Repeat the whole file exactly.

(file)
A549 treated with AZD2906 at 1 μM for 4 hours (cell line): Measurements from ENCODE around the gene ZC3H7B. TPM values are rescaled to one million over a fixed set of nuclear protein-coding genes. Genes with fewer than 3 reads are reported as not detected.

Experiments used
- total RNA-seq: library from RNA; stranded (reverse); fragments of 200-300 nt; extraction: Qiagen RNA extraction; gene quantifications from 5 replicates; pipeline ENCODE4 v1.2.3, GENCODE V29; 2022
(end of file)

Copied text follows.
A549 treated with AZD2906 at 1 μM for 4 hours (cell line): Measurements from ENCODE around the gene ZC3H7B. TPM values are rescaled to one million over a fixed set of nuclear protein-coding genes. Genes with fewer than 3 reads are reported as not detected.

Experiments used
- total RNA-seq: library from RNA; stranded (reverse); fragments of 200-300 nt; extraction: Qiagen RNA extraction; gene quantifications from 5 replicates; pipeline ENCODE4 v1.2.3, GENCODE V29; 2022